Originally posted on Friday, January 25, 2019 by RODNEY HOfirstname.lastname@example.org on his AJC Radio & TV Talk blog
Jaye Watson spent 18 years as a reporter for 11Alive, largely doing breaking news.
Needing a change of scenery, she left the NBC affiliate two years ago to join the Emory Brain Health Center for a newly created job: director of brand awareness and outreach. She was able to create long-form videos about what Emory researchers are doing.
Now she has taken those skills she built at both places to create a new Georgia Public Broadcasting show “Your Fantastic Mind,” which debuts Monday at 8 p.m. The 30-minute program explores issues related to the brain such as how video game playing affects the mind, the crippling repercussions of concussions and an unusual sleep disorder that makes it hard for a person to stay awake.
Each episode blends human stories, medical discoveries and even animation to explain the science.
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“I hope it’s empowering and entertaining,” said Watson, who hosts and narrates all the pieces. “It’s also deeply fulfilling.” She even hired two former 11Alive photographers to help her out.
Watson said she said she loves highlighting researchers doing important work who would otherwise toil in relative anonymity. “These are people changing the world, curing diseases and helping us live longer,” she said. “They spend their lives in their labs. I’m outing them!”
She has worked not just with her Emory colleagues but also researchers at Grady Health, Children’s Healthcare, the Shepherd Center, Harvard University and the National Institutes of Health, among others. She has followed some of patients for more than a year.
The first episode airing Monday night features Dacula resident Nate Lewis, 52, an NFL player from 1990 to 1995. Over the years, he had at least 20 concussions. At the time, standard treatment was ice on the head, he said.
“He played through pain and confusion so severe, there are entire days of his career that are a blank,” Watson narrated.
Seven years after retirement, he became full of rage and his wife Sherrie said he felt disconnected. “He wasn’t there anymore and he didn’t love me,” she said.
He was facing the consequences of playing so many years of full-contact football. He became depressed and suicidal. He and his wife were on the brink of divorce.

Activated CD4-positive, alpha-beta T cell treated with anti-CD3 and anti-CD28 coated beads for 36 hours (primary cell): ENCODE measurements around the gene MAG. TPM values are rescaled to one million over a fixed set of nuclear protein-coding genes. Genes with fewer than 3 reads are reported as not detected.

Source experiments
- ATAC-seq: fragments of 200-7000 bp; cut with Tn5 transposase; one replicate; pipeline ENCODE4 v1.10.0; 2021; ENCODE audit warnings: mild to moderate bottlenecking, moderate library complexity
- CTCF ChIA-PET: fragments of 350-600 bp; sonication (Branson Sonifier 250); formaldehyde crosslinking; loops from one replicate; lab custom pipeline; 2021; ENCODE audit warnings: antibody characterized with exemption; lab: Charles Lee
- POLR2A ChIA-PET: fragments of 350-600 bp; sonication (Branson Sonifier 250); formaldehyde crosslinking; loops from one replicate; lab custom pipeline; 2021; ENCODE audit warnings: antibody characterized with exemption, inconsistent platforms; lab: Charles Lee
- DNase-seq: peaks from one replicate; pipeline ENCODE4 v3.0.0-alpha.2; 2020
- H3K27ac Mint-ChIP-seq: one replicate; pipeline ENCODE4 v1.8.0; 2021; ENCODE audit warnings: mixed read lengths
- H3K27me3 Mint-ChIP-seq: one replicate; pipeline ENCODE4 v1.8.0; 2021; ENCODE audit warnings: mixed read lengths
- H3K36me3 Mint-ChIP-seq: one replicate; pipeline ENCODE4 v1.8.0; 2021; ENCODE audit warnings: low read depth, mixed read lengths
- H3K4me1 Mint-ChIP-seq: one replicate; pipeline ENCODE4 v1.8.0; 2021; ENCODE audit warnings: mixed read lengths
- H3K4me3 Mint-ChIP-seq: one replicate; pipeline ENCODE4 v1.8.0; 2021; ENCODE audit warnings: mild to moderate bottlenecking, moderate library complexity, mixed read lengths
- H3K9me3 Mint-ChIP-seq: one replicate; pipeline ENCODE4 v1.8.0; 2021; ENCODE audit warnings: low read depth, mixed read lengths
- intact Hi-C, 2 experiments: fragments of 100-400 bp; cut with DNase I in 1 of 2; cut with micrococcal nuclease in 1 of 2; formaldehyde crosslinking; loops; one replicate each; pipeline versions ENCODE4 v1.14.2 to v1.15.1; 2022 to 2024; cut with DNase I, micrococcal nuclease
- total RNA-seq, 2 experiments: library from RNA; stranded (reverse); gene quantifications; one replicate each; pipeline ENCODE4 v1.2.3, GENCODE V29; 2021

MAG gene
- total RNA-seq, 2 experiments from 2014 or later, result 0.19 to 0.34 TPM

But then former San Diego Chargers teammate Junior Seau took his own life in 2012. Seau had a progressive degenerative disease called Chronic Traumatic Encephalopathy.
This was an eye opener for Lewis, who sought treatment at Emory Brain Health Center. He now takes medicine for his temper, his headaches and attention issues and does rehabilitation to help keep his brain sharp.
Emory neuro-psychologist Dr. Tony Stringer has developed exercises to help patients like Lewis improve reasoning, problem-solving and attention deficiency issues. He shows how parts of brains can pick up the slack for others that are no longer functioning properly.
For another story, Watson brought in her own 13-year-old son Jude about video-game disorders.
“He loves video games,” she said. “We really severely limit his playing time. He would die in the basement of malnutrition if I didn’t do that.”
Another segment is about 22-year-old Decatur resident Joshua Clark, who has a rare brain condition called tuberous sclerosis that generates tumors which badly impacts his cognitive ability. Half of his body is severely limited. He has the mental capacity of a 15 year old. But one part of his brain not directly impacted help turn him into an excellent jazz musician.
“What music does for me is help me forget about my frustrations,” he told Watson. “I hope whatever I intend to accomplish, it will not only be for my good but for the good for people besides myself.”
GPB is planning to do 12 episodes for the first season.
“Your Fantastic Mind,” Mondays, starting January 28, 2019 at 8 p.m. on GPB